The combination of falling demand, the rising threat of rooftop solar and the introduction of the carbon price have combined to reduce the output of Australia’s coal-fired power stations by 10 per cent.
Data provided by Pitt & Sherry’s montly Carbon Emissions Index (Cedex) says that the combined output for the Australia’s coal fired generation in the month of July was 1.4 terrawatt hours – 10 per cent below the level of the same month a year ago. And for the first time, the output of coal generation was lower in each of the four key states in the National Electricity Market – NSW, Queensland, Victoria and South Australia. (Victoria’s output was reduced by a mine failure at Yallourn, while the two largest coal fired stations in SA are now off-line).
The report said it is the largest monthly decrease in coal fired generation over the whole period covered by CEDEX, with the exception of two months at the end of 2010. The decrease in coal fired generation was larger than the decrease in total demand, and the difference was made up by increases in both gas and hydro generation. This in turn led to a much greater fall in emissions from Australia’s power sector.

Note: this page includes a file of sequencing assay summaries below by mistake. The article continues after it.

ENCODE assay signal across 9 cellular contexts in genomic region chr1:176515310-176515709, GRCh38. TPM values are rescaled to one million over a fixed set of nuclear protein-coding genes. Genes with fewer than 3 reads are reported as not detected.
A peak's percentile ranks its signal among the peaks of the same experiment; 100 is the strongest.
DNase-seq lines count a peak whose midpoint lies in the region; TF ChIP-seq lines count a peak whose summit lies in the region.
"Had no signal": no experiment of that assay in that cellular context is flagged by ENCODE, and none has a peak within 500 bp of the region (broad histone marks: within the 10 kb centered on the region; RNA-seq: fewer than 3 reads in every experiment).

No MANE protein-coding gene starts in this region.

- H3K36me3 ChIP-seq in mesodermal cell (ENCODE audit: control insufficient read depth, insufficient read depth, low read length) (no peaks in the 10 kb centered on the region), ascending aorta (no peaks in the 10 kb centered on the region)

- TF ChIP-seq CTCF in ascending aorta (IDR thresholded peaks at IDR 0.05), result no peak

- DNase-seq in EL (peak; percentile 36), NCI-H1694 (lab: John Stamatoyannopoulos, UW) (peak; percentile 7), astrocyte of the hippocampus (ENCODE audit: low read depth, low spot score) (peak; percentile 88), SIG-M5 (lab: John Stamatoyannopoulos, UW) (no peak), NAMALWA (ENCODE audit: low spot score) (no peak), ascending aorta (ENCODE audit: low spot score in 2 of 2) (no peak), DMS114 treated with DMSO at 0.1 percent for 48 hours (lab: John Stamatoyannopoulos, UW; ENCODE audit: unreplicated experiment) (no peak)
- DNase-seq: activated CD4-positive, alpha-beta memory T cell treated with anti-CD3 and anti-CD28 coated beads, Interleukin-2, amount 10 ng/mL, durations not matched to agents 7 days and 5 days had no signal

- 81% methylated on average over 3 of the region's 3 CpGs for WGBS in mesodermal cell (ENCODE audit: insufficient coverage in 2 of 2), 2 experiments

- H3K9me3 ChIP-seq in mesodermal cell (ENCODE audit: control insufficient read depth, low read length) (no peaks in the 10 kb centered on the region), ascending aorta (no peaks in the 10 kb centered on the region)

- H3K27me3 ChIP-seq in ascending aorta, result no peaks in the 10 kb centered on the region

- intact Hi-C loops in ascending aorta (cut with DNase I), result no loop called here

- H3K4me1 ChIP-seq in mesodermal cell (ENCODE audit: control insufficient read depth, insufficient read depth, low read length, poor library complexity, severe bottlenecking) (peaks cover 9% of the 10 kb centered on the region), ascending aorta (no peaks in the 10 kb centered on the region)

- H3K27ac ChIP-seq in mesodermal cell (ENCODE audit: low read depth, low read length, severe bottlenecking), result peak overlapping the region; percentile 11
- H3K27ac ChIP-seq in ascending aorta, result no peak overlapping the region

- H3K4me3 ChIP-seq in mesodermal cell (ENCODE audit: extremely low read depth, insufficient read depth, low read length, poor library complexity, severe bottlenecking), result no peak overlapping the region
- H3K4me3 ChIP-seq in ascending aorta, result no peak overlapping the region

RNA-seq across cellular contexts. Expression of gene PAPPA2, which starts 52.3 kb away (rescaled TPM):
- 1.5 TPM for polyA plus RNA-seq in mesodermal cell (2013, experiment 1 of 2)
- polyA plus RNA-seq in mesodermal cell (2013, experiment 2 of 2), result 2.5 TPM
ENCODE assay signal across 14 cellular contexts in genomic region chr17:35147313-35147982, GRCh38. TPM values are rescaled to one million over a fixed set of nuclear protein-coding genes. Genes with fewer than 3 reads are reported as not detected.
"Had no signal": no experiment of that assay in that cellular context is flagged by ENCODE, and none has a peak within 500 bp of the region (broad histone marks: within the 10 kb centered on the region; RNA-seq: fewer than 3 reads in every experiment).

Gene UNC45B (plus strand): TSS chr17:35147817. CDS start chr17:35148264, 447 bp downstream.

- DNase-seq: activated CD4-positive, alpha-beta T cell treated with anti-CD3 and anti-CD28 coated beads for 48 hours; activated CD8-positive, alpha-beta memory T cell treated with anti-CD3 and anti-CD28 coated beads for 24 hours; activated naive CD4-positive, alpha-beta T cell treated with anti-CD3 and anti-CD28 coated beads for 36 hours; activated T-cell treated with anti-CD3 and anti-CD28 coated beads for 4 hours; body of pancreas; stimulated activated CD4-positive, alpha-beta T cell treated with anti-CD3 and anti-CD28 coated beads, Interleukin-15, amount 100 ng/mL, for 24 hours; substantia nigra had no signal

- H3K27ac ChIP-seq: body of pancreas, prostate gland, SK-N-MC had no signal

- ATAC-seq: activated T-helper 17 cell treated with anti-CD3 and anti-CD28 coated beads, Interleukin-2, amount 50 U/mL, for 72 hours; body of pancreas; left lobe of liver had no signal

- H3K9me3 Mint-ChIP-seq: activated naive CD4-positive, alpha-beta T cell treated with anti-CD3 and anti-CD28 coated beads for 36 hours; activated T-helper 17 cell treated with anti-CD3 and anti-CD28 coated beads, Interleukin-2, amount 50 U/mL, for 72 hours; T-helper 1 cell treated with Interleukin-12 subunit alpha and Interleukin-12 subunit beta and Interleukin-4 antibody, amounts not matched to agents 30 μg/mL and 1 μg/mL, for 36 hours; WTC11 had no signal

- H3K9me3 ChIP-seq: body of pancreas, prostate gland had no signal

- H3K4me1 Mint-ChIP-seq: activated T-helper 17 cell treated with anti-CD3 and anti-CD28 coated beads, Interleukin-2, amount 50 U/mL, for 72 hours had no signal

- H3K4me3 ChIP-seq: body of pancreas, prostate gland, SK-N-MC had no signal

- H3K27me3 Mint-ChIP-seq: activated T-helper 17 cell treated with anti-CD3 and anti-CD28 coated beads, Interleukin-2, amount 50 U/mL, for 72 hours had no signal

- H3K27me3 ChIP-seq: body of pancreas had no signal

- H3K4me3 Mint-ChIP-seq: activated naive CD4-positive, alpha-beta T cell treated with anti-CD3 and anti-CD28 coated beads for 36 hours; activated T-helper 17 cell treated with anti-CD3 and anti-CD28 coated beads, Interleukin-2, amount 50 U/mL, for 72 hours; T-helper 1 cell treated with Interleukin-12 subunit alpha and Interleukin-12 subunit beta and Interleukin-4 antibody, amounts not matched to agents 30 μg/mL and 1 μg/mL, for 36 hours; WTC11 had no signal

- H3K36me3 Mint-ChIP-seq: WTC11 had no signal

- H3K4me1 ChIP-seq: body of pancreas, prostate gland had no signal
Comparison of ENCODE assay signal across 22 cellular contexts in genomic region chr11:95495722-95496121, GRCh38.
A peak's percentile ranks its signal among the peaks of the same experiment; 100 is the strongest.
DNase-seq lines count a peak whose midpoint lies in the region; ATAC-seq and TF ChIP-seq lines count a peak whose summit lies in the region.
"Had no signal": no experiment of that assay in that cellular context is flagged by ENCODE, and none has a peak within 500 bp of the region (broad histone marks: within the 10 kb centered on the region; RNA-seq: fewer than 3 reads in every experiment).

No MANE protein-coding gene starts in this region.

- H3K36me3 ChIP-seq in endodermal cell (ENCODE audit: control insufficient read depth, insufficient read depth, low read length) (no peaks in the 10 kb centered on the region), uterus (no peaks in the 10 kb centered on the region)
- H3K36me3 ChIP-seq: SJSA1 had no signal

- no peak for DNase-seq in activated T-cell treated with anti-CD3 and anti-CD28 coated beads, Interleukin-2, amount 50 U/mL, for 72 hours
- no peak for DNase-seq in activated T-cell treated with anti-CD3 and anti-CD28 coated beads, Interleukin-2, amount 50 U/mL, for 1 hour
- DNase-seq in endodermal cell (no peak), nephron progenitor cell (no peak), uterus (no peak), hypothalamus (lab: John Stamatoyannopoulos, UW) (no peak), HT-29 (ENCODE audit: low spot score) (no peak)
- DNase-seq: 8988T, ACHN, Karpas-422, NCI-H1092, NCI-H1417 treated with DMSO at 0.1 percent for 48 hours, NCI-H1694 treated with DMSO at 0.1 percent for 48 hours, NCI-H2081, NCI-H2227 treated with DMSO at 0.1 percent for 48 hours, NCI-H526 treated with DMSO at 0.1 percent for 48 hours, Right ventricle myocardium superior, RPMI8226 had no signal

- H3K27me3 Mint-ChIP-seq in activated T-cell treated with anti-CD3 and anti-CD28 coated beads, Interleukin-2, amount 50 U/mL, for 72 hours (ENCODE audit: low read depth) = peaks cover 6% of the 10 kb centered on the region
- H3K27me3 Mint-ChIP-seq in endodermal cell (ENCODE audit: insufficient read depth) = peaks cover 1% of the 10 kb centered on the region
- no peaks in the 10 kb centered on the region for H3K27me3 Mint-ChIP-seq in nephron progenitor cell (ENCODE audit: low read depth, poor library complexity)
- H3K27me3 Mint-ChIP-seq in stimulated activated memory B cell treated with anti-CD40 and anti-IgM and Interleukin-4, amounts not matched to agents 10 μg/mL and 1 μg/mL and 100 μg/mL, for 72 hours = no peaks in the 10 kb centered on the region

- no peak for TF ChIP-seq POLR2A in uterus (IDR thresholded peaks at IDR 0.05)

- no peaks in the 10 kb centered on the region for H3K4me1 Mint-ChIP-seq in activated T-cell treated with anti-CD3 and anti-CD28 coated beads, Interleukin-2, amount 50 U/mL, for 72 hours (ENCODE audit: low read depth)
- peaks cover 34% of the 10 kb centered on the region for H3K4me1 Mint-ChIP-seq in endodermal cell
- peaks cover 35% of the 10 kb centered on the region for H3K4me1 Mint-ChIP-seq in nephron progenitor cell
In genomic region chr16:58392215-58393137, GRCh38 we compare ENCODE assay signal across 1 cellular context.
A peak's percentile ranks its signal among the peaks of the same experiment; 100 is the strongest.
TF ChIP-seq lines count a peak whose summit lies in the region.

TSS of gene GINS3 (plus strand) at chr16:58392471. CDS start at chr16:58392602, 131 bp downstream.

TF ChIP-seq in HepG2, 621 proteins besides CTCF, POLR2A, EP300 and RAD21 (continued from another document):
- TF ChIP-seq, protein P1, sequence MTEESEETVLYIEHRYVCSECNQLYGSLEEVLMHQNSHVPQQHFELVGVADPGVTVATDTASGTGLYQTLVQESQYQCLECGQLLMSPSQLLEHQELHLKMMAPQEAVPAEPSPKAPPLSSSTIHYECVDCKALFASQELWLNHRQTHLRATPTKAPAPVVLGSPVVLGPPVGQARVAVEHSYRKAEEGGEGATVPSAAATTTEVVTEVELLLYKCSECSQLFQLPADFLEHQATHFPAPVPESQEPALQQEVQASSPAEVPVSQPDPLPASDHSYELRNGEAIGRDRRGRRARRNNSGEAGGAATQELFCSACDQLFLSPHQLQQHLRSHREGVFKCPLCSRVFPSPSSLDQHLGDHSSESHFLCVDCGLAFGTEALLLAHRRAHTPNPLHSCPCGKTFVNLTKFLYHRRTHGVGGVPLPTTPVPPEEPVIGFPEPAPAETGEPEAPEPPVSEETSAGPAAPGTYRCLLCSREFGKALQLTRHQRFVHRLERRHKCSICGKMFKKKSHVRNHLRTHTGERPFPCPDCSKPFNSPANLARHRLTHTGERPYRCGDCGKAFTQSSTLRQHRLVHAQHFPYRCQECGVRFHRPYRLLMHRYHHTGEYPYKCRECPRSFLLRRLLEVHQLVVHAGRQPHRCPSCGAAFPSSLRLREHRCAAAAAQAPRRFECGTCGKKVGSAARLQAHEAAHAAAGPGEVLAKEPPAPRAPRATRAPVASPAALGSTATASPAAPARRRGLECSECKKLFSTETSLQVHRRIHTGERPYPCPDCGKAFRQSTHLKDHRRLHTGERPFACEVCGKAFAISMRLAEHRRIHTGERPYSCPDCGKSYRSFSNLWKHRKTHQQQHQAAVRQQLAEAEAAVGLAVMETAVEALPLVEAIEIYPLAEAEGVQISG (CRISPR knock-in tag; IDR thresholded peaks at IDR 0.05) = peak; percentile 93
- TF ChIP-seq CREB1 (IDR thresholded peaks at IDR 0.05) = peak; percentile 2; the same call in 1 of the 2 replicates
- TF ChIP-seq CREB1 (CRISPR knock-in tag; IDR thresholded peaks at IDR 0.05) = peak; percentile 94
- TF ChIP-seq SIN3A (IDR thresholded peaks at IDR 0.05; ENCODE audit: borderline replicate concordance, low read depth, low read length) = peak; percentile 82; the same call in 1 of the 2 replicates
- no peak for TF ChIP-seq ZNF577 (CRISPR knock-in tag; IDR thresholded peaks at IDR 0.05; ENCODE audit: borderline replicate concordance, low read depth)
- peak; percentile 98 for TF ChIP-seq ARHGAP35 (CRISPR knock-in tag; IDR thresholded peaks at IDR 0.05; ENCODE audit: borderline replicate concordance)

“Demand for electricity supplied by NEM generators continued to fall, and the fall from June to July was steeper than seen in most, but not all, of the last eighteen months,” the report said. “This is not surprising. Business consumers (billed monthly) are only now receiving their first bills with a full billing period at the higher price, while residential consumers (billed quarterly) have some weeks still to wait for bills which have a majority of consumption at the higher price.
We asked Dr Hugh Saddler, who helped compile the report, if one swallow made a summer. “I wouldn’t want to make a guess on that,” he said. The report noted that brown coal generators retain their cost advantage over black coal generators in NSW and Queensland – hence their lower decline – because the latter are being squeezed by lower demand and higher fuel costs. The main threat to brown coal generation, as RenewEconomy has pointed out on many occasions, is not so much the carbon price, but falling demand and the growth in renewables, both large scale wind energy and rooftop solar.
Here are the key graphs: